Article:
Furious at the impact this condition has on so many areas of my life

Embarrassed that I even have a mental illness – imagine bringing that up in conversation.

Disappointed my degree that I fought so hard for is going unused

Ashamed I’m unable to contribute more to my home, family, life.

Powerless to change substantially within a short enough period of time to get better “enough”.

Fragile when discussing the damage I’ve caused and hearing reflection on those times.

Isolated from friends and family when I am struggling because I don’t want to be a burden, emotionally or otherwise.


Those are just some of the feelings that I deal with and they push people away. They overwhelm me sometimes to the point I need more help than I’d like to ask for. They are paralyzing at times and then I am useless. These are the demons I fight daily. We all have them, I’m just more willing and able than some to share. Keep fighting folks. I’ve been told it’s worth it.

So, burden or blessing? I guess it’s in the eye of the beholder, as the phrase goes.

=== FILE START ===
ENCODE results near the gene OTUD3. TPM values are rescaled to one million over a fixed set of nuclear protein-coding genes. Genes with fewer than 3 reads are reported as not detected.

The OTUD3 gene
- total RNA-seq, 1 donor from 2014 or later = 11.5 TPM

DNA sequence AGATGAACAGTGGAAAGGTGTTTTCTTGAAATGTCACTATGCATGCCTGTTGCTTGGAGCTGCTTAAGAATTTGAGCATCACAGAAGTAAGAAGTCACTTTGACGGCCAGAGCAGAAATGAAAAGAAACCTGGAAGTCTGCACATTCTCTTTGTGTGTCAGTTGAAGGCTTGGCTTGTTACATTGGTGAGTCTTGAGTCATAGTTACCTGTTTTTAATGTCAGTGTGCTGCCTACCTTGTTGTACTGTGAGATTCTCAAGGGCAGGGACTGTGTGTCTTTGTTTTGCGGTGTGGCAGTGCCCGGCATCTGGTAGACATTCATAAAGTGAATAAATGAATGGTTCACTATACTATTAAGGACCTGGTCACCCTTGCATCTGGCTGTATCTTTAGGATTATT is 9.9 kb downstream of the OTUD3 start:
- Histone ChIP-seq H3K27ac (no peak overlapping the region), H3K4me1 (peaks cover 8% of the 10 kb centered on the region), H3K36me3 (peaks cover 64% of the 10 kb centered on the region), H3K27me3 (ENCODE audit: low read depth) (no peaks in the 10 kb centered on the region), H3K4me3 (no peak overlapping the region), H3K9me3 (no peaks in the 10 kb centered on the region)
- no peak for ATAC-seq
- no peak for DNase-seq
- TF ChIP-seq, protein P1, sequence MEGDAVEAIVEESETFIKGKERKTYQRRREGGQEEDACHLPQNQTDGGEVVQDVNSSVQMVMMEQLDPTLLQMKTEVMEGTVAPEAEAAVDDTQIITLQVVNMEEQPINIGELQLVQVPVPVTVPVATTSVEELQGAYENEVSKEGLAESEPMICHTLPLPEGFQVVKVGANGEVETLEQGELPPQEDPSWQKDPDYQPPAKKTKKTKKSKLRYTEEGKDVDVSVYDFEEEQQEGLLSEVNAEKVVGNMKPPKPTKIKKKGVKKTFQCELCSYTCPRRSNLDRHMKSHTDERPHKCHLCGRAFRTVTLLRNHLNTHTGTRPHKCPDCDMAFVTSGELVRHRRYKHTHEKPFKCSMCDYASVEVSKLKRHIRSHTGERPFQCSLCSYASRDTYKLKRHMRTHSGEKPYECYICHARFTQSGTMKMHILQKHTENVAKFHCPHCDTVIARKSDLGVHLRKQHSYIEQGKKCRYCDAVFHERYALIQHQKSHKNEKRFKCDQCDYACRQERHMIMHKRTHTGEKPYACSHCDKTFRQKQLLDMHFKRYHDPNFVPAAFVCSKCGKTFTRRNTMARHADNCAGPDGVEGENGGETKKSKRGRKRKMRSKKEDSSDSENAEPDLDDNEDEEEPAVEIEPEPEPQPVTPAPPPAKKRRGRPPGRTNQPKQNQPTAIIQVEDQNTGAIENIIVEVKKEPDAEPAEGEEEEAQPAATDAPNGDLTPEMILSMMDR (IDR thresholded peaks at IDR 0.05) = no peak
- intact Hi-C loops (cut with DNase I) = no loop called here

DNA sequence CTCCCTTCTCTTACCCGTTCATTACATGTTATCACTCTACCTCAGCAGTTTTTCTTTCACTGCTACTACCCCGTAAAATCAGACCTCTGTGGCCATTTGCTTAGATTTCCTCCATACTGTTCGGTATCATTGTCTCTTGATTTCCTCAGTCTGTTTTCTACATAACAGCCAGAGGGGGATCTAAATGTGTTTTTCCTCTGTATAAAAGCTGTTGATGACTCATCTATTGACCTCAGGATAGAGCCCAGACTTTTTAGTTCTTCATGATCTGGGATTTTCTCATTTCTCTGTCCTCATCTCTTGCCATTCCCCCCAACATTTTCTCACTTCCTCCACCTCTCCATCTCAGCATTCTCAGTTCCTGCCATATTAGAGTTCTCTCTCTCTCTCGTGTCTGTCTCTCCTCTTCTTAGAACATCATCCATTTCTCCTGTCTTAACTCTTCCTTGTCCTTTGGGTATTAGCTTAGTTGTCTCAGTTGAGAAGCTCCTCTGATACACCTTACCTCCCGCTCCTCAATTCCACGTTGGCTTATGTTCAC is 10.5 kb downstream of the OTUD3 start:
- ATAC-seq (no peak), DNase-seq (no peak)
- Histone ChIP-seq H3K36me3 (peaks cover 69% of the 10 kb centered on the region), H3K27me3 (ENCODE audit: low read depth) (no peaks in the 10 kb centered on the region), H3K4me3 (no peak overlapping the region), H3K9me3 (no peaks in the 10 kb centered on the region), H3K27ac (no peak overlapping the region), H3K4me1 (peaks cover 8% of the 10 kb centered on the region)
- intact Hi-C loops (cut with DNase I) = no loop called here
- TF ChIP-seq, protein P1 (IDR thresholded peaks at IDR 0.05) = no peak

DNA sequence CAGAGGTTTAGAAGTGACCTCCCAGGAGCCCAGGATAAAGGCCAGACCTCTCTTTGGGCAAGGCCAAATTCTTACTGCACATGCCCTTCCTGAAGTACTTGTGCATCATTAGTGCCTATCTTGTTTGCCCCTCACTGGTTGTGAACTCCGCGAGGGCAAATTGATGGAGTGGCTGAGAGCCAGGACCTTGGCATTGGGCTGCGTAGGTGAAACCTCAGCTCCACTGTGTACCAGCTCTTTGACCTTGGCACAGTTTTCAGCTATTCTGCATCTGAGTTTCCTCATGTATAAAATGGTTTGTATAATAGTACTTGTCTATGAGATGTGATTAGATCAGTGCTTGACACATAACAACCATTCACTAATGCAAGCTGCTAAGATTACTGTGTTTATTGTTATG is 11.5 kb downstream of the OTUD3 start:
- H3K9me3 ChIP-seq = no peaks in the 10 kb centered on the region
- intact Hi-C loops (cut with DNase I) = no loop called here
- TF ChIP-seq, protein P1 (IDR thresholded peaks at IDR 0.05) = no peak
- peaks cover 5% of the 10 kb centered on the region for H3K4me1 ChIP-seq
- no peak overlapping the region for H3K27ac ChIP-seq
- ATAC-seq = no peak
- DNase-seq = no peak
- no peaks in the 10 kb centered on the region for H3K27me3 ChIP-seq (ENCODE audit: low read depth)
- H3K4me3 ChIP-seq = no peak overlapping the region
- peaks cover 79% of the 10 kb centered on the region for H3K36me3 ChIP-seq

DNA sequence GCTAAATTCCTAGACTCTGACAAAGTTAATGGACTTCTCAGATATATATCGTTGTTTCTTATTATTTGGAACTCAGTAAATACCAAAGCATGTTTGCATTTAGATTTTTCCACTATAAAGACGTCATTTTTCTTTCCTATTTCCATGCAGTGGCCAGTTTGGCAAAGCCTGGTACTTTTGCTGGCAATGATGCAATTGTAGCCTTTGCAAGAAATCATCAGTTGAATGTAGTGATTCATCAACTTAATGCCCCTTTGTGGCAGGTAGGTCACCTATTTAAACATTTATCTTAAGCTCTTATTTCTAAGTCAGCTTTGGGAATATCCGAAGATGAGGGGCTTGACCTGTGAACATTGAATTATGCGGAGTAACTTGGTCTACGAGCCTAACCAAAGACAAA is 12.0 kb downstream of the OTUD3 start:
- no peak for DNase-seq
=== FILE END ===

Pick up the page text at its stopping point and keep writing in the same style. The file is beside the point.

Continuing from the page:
This Bipolar Life: Silence is Golden?

Silence can be come in many forms and mean a lot of things. Years ago it used to mean my kids were up to something they shouldn’t be (imagine crayons on walls or flour all over the floor as the five-year-old tries to make pancakes, etc). Now, sometimes it’s a chance for me to intently focus on a project or it gives me a chance to be introspective and sit quietly in the space around myself and contemplate my navel.

But, there are times it is used as a tool, for better and worse. Yes, I’m talking about the “silent treatment”, something I’m guilty of doing on occasion. Why? Well for me it’s usually one of the following reasons:

  1. Because I feel hurt and need to withdraw out of fear of being hurt again, words can be painful and I am sensitive to them, perhaps more so than others.
  2. To prevent myself from saying something painful to someone so I don’t make a situation worse by hurting another with my own words. My dad used to say that I was at my most dangerous when I opened my mouth in anger, something I now understand to be true.